The number of joins that did a full scan of the first table.

  • Slave_open_temp_tables

    The number of temporary tables that the slave SQL thread currently has open.

  • Slave_running

    This is ON if this server is a slave that is connected to a master.

  • Slave_retried_transactions

    The total number of times since startup that the replication slave SQL thread has retried transactions.

  • Slow_launch_threads

    The number of threads that have taken more than slow_launch_time seconds to create.

  • Slow_queries

    The number of queries that have taken more than long_query_time seconds. See Section 5.11.5, “The Slow Query Log”.

  • Sort_merge_passes

    The number of merge passes that the sort algorithm has had to do. If this value is large, you should consider increasing the value of the sort_buffer_size system variable.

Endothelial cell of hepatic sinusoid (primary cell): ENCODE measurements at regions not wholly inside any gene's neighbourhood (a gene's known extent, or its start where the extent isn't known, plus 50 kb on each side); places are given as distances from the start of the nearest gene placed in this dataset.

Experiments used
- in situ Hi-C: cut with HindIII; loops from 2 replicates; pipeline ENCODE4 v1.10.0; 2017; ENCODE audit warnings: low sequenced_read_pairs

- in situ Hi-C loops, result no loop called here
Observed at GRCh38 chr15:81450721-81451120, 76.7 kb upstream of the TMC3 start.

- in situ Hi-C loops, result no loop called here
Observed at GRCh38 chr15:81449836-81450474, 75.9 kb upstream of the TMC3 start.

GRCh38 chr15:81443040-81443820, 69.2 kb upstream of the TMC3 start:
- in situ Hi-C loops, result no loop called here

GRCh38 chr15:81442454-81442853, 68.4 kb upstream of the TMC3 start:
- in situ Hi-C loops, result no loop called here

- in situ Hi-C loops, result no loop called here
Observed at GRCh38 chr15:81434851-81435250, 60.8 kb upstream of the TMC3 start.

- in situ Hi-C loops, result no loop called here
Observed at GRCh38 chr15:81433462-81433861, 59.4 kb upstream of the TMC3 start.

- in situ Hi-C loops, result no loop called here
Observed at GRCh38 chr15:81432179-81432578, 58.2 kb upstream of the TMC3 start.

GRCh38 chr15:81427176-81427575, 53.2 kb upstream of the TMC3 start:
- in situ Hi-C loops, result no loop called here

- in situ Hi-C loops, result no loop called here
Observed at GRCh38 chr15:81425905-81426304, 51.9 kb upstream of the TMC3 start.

• Sort_range

    The number of sorts that were done using ranges.

  • Sort_rows

    The number of sorted rows.

  • Sort_scan

    The number of sorts that were done by scanning the table.

  • Ssl_xxx

    Variables used for SSL connections.

  • Table_locks_immediate

    The number of times that a table lock was acquired immediately.

  • Table_locks_waited

    The number of times that a table lock could not be acquired immediately and a wait was needed. If this is high and you have performance problems, you should first optimize your queries, and then either split your table or tables or use replication.

  • Threads_cached

    The number of threads in the thread cache.

  • Threads_connected

    The number of currently open connections.

  • Threads_created

    The number of threads created to handle connections. If Threads_created is big, you may want to increase the thread_cache_size value. The cache hit rate can be calculated as Threads_created/Connections.

  • Threads_running

    The number of threads that are not sleeping.

  • Uptime

    The number of seconds that the server has been up.